5. Steven Jackson, St. Louis Rams – ADP: 1.06 – PASS
Ah, the first “pass” of the running back class rears its ugly head at No. 5. Steven Jackson is one of the most talented backs in the league, and the Rams plan to make him a workhorse this season. Still, I’m just not feeling his health and the team play in St. Louis. The Rams have very little receiver talent, a banged-up veteran at quarterback in Bulger and not much to make opposing defenses look at anyone but … you guessed it … Jackson. He may get plenty of carries and quite a few yards, but I’ll “pass.”

6. LaDainian Tomlinson, San Diego Chargers – ADP: 1.08 – PASS
Sermons have been written on why LaDainian Tomlinson faded last season and how much you need to believe in him this year, but they’re all blasphemy, my friend. If it looks like the end of his career and it talks like the end of his career, it’s probably a duck … and perhaps I missed something in the argument I was trying to make there. Here’s the point: he’s aging, Darren Sproles is franchise-tagged and looking to impress his way out of San Diego and the Chargers window for a Super Bowl victory is closing faster than Tom Brady can buy new flower boxes. If L.T. stays healthy for the entire season, he’s likely to put up numbers close to his old averages, but this high in the draft, I’d still “pass.”

7. Chris Johnson, Tennessee Titans – ADP: 1.08 – PICK
The reason you’d pass on a guy like Steven Jackson or L.T. is right here at No. 7. Chris Johnson has the speed to burn you, and the team to grind you into the ground. I’m not scared of LenDale White unless I’m covered in donut glaze. Johnson is just the kind of young running back in a run-oriented offense that I would want to lead me into battle each week — fantasy battle, that is. I’d pick him before Jackson, L.T. or DeAngelo Williams.

8. DeAngelo Williams, Carolina Panthers – ADP: 1.11 – PASS
“Pass, pass, pass.” I went into more detail about how painful DeAngelo’s second season as a starter could be when I compared him to Michael Turner in Truth or Fiction. Here’s the short version: a better Jonathan Stewart means fewer carries to go around, a tougher schedule means it’ll be more difficult to score touchdowns and a weaker offensive line means less holes to run through. I’ll “pass” on Williams this season because he’s just not worth the risk.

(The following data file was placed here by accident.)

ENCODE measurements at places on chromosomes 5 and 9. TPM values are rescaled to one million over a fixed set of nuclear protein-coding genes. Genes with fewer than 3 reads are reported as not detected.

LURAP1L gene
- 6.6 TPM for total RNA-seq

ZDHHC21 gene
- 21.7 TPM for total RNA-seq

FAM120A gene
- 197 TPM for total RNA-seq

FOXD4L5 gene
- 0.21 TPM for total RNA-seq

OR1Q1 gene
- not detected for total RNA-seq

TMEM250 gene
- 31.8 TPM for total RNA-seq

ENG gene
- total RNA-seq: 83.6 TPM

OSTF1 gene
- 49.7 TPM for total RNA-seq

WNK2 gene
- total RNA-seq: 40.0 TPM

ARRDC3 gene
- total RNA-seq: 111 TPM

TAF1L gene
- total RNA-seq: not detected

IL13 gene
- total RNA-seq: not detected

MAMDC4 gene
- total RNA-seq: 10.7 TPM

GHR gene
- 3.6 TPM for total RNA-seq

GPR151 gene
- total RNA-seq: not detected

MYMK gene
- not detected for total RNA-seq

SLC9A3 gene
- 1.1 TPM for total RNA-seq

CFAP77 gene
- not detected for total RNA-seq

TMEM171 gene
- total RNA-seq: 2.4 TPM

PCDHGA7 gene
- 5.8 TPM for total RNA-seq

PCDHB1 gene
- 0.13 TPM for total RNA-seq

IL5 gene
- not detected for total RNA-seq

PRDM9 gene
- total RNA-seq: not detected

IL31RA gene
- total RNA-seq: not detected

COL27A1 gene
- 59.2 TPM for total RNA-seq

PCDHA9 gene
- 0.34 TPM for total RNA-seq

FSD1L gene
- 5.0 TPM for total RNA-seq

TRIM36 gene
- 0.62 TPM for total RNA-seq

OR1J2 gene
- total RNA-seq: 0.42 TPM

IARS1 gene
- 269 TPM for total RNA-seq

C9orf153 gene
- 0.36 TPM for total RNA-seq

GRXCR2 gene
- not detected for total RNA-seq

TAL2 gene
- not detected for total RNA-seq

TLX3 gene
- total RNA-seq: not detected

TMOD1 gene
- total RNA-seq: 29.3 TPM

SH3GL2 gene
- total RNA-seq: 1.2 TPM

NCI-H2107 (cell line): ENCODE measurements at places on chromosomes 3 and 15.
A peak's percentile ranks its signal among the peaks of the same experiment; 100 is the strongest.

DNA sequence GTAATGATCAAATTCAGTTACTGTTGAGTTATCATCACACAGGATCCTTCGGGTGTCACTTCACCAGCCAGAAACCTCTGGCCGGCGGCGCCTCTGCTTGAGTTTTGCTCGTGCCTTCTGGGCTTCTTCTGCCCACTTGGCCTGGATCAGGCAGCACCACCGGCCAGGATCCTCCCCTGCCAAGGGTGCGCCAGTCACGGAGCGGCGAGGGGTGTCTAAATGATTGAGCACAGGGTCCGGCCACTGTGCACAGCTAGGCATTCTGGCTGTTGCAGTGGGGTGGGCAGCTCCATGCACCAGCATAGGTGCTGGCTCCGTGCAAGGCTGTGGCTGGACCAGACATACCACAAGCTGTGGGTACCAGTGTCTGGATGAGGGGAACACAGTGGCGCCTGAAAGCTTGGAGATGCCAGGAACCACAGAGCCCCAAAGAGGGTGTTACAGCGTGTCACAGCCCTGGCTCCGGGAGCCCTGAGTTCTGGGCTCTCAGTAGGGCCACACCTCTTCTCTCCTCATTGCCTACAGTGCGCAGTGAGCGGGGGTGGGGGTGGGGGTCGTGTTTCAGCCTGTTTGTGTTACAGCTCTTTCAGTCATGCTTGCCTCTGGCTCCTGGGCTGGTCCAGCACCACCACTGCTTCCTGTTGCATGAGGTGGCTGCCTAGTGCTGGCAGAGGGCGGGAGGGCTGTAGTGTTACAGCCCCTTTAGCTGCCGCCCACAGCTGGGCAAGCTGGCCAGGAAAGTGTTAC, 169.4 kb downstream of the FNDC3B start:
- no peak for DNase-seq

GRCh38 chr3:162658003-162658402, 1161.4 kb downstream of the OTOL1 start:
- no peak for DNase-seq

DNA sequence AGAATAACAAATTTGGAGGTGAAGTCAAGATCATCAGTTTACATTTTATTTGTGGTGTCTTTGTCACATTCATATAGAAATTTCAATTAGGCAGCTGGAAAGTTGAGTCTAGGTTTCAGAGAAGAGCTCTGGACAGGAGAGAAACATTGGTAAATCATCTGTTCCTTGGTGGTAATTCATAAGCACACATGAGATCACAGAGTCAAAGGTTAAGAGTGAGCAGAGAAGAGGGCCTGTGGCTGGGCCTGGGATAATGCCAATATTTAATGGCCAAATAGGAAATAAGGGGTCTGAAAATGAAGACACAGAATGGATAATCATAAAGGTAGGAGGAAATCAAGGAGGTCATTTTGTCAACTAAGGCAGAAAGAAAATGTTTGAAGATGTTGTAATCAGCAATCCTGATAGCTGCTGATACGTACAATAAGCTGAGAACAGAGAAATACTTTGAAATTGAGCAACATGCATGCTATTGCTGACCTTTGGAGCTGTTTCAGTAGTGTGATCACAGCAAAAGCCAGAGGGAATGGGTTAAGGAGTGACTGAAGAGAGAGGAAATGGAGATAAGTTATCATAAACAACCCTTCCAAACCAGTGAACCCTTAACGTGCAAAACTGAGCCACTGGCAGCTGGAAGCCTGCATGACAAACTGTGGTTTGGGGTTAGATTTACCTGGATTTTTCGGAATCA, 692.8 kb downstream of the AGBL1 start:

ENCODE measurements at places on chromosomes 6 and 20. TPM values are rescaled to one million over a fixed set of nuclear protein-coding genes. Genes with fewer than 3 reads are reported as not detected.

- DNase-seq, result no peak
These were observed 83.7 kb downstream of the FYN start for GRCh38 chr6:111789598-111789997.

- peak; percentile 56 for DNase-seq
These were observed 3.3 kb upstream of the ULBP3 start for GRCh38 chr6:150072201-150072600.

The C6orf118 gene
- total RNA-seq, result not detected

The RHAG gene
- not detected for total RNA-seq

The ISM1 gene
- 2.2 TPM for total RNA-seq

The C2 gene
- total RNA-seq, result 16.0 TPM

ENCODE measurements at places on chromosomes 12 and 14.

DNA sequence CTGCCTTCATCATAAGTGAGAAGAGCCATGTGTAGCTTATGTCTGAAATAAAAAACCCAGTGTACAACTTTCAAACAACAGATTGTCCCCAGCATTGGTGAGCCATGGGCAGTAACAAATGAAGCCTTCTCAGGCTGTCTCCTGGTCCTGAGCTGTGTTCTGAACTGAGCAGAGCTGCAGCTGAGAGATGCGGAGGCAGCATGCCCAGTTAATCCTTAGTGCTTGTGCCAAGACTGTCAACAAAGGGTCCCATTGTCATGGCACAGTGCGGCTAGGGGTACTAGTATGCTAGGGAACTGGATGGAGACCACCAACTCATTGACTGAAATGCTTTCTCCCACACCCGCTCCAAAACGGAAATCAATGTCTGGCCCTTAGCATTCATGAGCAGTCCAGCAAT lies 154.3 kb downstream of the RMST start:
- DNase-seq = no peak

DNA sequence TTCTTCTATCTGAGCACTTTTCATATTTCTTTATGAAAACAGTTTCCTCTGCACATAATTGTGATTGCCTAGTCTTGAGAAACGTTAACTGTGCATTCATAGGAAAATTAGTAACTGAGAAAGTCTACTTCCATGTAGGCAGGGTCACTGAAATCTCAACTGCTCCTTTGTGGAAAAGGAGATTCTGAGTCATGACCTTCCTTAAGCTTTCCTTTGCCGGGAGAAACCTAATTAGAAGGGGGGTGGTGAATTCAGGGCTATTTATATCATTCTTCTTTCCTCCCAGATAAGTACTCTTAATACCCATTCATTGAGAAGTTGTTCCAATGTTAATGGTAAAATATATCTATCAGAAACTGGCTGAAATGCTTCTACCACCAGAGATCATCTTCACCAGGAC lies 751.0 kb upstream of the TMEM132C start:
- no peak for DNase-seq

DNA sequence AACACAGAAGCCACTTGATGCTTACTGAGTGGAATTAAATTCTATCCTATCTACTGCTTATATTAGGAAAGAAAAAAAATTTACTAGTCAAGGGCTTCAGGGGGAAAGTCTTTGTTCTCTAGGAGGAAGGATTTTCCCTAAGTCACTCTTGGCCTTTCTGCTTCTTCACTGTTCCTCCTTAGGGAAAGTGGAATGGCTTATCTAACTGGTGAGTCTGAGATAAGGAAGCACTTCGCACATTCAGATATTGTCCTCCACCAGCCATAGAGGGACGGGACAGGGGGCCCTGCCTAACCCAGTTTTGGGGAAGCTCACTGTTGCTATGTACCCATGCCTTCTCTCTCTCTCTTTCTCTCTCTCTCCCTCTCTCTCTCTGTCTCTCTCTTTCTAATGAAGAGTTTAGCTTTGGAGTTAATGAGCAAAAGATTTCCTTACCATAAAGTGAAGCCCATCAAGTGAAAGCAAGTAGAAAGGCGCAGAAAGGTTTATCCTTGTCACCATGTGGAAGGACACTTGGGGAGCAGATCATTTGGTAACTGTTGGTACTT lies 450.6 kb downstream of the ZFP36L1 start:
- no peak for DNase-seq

9. Steve Slaton, Houston Texans – ADP: 1.11 – PICK
Slaton had a solid amount of carries close to the red zone just as Michael Turner did last season, but Slaton was basically the only running back left standing in Houston for most of the season. With bigger backs like Chris Brown and the new guy, Jeremiah Johnson, around, he may lose those touches, but he won’t lose that speed that kept him on the field last season. Slaton was one of the best surprises of 2008, and I’d “pick” him again in 2009.

10. Frank Gore, San Francisco 49ers – ADP: 2.01 – PICK
It’s all a bit of a toss up when it comes to the 49ers. All those words from the coaches about a running-based offense is great, but I want to make sure they’re actually going to put points on the board this season. Gore should tote the rock without too much sharing, and unlike the Rams and Steven Jackson, the 49ers should have enough other weapons to make Gore productive. I’d “pick” him.

11. Brian Westbrook, Philadelphia Eagles – ADP: 2.04 – PASS
Westy’s been an injury concern for several seasons, but this year, I might actually count that against him. His offseason surgeries and the addition of LeSean McCoy are just enough to make me want to hold off on him this year. I’d take him as a mid-range RB2, but I’ll “pass” here with bigger fish still left in the sea.

12. Brandon Jacobs, New York Giants – ADP: 2.05 – PICK
If the word “pick” could sound more intimidating and bulky, I would use it here. Jacobs is a quality pick for the second round. Without Derrick Ward, he should have more yardage than he did last season. Regardless, we know he scores touchdowns. Without Plaxico Burress, one can only hope that the Giants forget how to do anything but run this season.

13. Clinton Portis, Washington Redskins – ADP: 2.07 – PICK
Portis took his shots last season and still came out on the other side. I’m not exactly sure how he managed to play through all his injuries, but the man is consistent — one of the most consistent at his position over the years. I like him a tad less this season just because of his workload, even though I don’t think that it will slow his productivity. What does concern me is the team around him coming into this season. Jason Campbell is in his “make or break” year in Washington after all the trade talks this offseason, and there’s talk of Colt Brennan getting a shot before season’s end if Campbell can’t prove his worth. That spells a hard year for Portis, and it’s just enough to tempt me to take Barber instead. Portis still deserves a “pick.”